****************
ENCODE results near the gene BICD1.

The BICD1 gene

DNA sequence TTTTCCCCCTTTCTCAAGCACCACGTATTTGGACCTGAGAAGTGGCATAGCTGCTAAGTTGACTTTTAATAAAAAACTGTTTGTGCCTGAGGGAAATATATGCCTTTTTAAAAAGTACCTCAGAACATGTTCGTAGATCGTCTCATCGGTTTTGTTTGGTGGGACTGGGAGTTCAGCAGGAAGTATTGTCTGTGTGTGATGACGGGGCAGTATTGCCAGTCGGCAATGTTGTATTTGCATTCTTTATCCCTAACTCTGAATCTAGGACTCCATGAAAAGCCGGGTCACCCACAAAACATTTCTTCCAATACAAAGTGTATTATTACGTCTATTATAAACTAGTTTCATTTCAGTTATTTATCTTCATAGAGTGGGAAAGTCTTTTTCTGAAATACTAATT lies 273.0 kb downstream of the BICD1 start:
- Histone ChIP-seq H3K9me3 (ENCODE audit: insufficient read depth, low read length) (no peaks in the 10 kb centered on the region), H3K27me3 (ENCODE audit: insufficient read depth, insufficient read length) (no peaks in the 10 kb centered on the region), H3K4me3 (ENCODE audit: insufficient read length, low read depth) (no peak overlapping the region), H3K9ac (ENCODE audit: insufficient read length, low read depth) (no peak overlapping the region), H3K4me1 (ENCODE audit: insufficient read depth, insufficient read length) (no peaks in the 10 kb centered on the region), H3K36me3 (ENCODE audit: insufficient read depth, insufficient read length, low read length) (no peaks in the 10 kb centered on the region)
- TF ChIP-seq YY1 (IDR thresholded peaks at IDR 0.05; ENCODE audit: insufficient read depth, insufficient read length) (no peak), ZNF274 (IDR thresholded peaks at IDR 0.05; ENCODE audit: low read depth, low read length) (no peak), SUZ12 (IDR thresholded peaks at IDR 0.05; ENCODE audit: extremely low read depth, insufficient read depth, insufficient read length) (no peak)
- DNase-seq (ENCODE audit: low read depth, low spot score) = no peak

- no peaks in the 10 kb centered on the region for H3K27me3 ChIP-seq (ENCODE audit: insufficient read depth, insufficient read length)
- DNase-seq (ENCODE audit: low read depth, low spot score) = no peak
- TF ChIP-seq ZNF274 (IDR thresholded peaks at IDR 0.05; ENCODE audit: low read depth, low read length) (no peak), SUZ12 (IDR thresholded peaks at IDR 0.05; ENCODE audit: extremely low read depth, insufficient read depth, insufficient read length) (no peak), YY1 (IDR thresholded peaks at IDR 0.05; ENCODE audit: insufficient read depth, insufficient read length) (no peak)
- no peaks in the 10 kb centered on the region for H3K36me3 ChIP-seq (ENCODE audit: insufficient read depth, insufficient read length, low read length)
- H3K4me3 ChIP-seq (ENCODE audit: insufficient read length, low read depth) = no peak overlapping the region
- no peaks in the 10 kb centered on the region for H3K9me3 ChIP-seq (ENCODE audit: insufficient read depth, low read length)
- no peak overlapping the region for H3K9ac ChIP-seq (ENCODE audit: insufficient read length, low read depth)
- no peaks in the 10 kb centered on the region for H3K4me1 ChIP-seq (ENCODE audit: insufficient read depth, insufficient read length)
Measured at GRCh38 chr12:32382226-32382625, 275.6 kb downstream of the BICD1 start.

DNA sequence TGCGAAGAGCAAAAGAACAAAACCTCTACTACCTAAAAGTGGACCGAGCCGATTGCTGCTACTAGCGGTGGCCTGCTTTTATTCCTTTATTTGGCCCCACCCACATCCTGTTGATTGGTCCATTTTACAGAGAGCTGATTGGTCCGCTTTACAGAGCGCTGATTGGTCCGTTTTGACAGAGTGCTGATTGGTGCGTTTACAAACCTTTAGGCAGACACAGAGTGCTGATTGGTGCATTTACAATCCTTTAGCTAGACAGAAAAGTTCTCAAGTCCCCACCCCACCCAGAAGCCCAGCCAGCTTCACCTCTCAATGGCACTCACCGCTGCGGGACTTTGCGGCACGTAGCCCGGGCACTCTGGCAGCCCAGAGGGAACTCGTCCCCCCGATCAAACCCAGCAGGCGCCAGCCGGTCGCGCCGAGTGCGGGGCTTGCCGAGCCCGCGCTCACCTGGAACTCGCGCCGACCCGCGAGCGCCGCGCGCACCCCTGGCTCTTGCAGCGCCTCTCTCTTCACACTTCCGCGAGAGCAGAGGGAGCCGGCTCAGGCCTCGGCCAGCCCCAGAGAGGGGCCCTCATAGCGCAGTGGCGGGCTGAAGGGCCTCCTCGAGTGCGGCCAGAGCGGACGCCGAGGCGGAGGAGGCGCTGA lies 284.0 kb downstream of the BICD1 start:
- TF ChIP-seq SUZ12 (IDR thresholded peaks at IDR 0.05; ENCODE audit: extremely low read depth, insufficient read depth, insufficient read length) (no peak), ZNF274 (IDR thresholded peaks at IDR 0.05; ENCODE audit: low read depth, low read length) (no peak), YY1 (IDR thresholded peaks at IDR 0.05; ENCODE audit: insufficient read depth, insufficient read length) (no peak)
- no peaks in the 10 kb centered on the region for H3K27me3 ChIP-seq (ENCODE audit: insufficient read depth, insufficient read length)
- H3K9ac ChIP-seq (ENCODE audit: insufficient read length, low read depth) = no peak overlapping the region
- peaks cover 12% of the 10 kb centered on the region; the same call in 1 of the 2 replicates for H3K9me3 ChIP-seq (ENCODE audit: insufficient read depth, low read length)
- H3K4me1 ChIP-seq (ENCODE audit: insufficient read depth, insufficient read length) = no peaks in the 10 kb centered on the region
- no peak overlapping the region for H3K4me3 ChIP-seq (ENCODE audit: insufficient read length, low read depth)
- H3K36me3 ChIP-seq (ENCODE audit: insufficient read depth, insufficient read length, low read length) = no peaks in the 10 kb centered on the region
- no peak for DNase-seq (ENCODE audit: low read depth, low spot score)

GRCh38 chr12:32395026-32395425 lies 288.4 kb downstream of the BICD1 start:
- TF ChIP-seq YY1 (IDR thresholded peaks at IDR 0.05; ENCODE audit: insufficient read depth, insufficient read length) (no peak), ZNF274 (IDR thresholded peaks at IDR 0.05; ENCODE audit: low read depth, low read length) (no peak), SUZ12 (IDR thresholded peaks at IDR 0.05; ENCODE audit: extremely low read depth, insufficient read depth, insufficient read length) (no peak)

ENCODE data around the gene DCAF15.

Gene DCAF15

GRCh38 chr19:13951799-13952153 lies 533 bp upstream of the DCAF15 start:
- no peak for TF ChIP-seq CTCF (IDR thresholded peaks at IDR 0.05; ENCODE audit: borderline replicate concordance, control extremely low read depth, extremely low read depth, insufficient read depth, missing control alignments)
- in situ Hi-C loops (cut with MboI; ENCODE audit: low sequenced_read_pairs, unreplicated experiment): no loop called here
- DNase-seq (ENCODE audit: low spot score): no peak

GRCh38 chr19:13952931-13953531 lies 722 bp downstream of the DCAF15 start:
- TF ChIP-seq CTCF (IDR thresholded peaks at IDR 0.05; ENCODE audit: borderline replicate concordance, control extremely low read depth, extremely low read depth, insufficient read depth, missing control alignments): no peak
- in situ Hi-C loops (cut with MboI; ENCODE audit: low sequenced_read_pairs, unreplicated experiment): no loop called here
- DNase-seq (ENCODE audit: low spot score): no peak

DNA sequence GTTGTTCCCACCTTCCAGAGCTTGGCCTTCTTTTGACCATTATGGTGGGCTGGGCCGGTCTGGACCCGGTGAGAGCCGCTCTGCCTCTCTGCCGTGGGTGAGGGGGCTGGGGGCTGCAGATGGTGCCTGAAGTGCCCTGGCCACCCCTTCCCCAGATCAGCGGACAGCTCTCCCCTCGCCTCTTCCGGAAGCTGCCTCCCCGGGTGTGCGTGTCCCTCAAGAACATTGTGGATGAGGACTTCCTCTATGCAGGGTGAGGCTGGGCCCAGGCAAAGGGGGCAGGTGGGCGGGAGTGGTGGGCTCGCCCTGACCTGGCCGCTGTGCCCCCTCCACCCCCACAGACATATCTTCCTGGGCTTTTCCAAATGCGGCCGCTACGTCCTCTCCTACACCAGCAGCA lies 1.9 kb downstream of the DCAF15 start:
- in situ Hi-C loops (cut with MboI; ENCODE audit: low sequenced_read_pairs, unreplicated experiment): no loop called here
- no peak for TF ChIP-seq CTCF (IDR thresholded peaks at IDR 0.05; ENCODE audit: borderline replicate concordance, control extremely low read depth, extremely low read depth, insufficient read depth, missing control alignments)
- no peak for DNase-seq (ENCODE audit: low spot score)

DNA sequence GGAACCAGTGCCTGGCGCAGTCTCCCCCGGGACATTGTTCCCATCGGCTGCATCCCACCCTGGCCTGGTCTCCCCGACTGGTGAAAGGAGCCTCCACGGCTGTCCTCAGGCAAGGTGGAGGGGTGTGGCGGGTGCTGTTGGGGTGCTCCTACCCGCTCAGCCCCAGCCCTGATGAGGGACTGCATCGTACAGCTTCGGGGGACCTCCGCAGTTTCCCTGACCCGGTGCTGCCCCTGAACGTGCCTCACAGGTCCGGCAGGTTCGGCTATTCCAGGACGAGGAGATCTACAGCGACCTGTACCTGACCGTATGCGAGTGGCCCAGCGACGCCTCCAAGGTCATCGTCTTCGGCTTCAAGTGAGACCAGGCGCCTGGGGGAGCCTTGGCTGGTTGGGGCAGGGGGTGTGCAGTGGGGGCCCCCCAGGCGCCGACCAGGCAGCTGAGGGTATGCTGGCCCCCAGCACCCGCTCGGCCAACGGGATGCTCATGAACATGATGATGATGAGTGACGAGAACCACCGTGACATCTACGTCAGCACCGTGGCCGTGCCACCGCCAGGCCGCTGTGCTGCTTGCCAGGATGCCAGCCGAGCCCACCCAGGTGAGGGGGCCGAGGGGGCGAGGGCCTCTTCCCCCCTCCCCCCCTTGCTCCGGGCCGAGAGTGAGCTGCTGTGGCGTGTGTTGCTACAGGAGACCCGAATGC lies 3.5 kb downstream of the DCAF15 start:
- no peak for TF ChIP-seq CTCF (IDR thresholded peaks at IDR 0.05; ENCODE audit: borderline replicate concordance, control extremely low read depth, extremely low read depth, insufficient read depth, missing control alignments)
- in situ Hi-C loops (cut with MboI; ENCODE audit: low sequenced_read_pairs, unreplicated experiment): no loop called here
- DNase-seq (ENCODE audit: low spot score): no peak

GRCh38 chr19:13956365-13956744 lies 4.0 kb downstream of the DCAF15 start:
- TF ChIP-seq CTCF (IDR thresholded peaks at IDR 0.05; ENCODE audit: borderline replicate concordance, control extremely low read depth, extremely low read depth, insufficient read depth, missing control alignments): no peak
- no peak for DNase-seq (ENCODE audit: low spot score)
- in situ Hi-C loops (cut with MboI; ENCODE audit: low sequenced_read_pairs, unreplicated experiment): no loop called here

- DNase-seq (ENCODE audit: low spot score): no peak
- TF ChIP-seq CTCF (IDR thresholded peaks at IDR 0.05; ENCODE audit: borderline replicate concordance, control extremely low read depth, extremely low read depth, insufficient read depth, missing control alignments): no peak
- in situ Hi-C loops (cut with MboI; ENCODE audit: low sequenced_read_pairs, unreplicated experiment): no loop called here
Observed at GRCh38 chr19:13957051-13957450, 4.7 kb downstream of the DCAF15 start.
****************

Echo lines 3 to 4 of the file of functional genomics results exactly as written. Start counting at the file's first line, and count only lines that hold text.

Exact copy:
DNA sequence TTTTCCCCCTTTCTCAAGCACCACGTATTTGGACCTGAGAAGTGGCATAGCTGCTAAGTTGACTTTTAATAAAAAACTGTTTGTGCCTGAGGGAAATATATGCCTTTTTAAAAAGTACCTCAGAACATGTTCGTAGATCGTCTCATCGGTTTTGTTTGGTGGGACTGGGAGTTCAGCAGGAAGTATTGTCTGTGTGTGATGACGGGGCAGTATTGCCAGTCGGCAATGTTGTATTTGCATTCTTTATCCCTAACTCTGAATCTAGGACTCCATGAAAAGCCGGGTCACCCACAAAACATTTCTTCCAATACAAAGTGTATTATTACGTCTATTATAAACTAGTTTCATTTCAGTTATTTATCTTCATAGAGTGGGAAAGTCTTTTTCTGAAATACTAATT lies 273.0 kb downstream of the BICD1 start:
- Histone ChIP-seq H3K9me3 (ENCODE audit: insufficient read depth, low read length) (no peaks in the 10 kb centered on the region), H3K27me3 (ENCODE audit: insufficient read depth, insufficient read length) (no peaks in the 10 kb centered on the region), H3K4me3 (ENCODE audit: insufficient read length, low read depth) (no peak overlapping the region), H3K9ac (ENCODE audit: insufficient read length, low read depth) (no peak overlapping the region), H3K4me1 (ENCODE audit: insufficient read depth, insufficient read length) (no peaks in the 10 kb centered on the region), H3K36me3 (ENCODE audit: insufficient read depth, insufficient read length, low read length) (no peaks in the 10 kb centered on the region)